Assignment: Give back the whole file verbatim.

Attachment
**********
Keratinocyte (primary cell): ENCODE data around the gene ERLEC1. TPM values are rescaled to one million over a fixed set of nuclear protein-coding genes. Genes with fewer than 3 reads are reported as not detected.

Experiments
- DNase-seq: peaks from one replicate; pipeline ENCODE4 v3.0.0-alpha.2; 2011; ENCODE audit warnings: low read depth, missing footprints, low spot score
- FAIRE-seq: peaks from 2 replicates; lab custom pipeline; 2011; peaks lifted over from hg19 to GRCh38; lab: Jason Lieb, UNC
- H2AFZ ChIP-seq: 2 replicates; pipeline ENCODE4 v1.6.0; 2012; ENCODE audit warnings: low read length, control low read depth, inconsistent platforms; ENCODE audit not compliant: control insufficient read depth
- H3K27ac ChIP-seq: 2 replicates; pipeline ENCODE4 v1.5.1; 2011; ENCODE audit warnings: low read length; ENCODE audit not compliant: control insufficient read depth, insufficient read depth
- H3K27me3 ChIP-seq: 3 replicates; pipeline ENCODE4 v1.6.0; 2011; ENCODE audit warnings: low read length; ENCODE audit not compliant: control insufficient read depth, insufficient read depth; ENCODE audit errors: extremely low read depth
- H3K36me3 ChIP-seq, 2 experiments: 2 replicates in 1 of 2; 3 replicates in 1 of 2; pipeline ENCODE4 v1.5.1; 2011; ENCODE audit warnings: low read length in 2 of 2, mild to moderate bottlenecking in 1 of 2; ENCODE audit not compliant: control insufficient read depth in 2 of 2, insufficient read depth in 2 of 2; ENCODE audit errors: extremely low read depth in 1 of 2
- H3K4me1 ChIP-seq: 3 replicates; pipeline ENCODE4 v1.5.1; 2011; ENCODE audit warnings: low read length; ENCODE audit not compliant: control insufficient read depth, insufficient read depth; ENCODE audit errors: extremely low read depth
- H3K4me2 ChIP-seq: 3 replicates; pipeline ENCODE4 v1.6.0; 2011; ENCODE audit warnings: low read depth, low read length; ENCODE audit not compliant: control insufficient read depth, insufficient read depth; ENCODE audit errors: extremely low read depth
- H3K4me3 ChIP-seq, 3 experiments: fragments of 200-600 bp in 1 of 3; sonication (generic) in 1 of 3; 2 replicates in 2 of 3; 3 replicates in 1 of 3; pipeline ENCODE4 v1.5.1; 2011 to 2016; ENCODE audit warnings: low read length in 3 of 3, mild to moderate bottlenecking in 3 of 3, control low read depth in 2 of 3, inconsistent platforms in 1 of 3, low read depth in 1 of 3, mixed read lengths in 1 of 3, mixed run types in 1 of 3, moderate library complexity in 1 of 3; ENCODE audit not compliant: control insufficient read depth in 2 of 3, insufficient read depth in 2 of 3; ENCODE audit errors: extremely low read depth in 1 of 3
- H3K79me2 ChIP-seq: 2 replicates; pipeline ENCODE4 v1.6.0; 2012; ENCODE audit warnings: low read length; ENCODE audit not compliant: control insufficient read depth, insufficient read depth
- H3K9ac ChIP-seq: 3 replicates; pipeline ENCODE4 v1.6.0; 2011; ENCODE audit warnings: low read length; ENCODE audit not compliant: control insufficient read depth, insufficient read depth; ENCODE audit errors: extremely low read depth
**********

Keratinocyte (primary cell): ENCODE data around the gene ERLEC1. TPM values are rescaled to one million over a fixed set of nuclear protein-coding genes. Genes with fewer than 3 reads are reported as not detected.

Experiments
- DNase-seq: peaks from one replicate; pipeline ENCODE4 v3.0.0-alpha.2; 2011; ENCODE audit warnings: low read depth, missing footprints, low spot score
- FAIRE-seq: peaks from 2 replicates; lab custom pipeline; 2011; peaks lifted over from hg19 to GRCh38; lab: Jason Lieb, UNC
- H2AFZ ChIP-seq: 2 replicates; pipeline ENCODE4 v1.6.0; 2012; ENCODE audit warnings: low read length, control low read depth, inconsistent platforms; ENCODE audit not compliant: control insufficient read depth
- H3K27ac ChIP-seq: 2 replicates; pipeline ENCODE4 v1.5.1; 2011; ENCODE audit warnings: low read length; ENCODE audit not compliant: control insufficient read depth, insufficient read depth
- H3K27me3 ChIP-seq: 3 replicates; pipeline ENCODE4 v1.6.0; 2011; ENCODE audit warnings: low read length; ENCODE audit not compliant: control insufficient read depth, insufficient read depth; ENCODE audit errors: extremely low read depth
- H3K36me3 ChIP-seq, 2 experiments: 2 replicates in 1 of 2; 3 replicates in 1 of 2; pipeline ENCODE4 v1.5.1; 2011; ENCODE audit warnings: low read length in 2 of 2, mild to moderate bottlenecking in 1 of 2; ENCODE audit not compliant: control insufficient read depth in 2 of 2, insufficient read depth in 2 of 2; ENCODE audit errors: extremely low read depth in 1 of 2
- H3K4me1 ChIP-seq: 3 replicates; pipeline ENCODE4 v1.5.1; 2011; ENCODE audit warnings: low read length; ENCODE audit not compliant: control insufficient read depth, insufficient read depth; ENCODE audit errors: extremely low read depth
- H3K4me2 ChIP-seq: 3 replicates; pipeline ENCODE4 v1.6.0; 2011; ENCODE audit warnings: low read depth, low read length; ENCODE audit not compliant: control insufficient read depth, insufficient read depth; ENCODE audit errors: extremely low read depth
- H3K4me3 ChIP-seq, 3 experiments: fragments of 200-600 bp in 1 of 3; sonication (generic) in 1 of 3; 2 replicates in 2 of 3; 3 replicates in 1 of 3; pipeline ENCODE4 v1.5.1; 2011 to 2016; ENCODE audit warnings: low read length in 3 of 3, mild to moderate bottlenecking in 3 of 3, control low read depth in 2 of 3, inconsistent platforms in 1 of 3, low read depth in 1 of 3, mixed read lengths in 1 of 3, mixed run types in 1 of 3, moderate library complexity in 1 of 3; ENCODE audit not compliant: control insufficient read depth in 2 of 3, insufficient read depth in 2 of 3; ENCODE audit errors: extremely low read depth in 1 of 3
- H3K79me2 ChIP-seq: 2 replicates; pipeline ENCODE4 v1.6.0; 2012; ENCODE audit warnings: low read length; ENCODE audit not compliant: control insufficient read depth, insufficient read depth
- H3K9ac ChIP-seq: 3 replicates; pipeline ENCODE4 v1.6.0; 2011; ENCODE audit warnings: low read length; ENCODE audit not compliant: control insufficient read depth, insufficient read depth; ENCODE audit errors: extremely low read depth